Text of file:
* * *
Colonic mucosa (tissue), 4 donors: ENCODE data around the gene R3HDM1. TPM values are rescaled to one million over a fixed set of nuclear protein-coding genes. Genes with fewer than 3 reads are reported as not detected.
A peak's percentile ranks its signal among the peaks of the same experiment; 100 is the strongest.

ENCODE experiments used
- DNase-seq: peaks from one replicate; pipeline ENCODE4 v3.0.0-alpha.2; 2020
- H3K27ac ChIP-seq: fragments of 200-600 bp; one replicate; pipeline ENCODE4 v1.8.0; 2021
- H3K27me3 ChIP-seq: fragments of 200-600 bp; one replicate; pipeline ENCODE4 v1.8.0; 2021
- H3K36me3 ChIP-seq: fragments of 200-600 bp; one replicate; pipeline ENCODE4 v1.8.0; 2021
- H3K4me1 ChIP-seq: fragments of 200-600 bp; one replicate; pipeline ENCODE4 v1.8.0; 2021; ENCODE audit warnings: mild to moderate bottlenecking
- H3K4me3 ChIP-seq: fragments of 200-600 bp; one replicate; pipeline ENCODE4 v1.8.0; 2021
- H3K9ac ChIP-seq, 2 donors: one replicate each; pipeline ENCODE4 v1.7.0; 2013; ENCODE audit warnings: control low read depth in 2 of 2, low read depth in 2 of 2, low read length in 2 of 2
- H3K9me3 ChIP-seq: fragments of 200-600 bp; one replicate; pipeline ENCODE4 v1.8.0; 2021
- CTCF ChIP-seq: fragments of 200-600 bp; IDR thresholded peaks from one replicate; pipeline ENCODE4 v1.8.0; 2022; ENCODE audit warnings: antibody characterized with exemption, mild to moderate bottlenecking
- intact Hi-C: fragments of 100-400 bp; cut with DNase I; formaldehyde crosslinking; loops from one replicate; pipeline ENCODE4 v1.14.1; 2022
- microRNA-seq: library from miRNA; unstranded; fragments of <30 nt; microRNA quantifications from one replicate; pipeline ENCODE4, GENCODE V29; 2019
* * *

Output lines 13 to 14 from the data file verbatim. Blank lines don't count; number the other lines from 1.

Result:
- intact Hi-C: fragments of 100-400 bp; cut with DNase I; formaldehyde crosslinking; loops from one replicate; pipeline ENCODE4 v1.14.1; 2022
- microRNA-seq: library from miRNA; unstranded; fragments of <30 nt; microRNA quantifications from one replicate; pipeline ENCODE4, GENCODE V29; 2019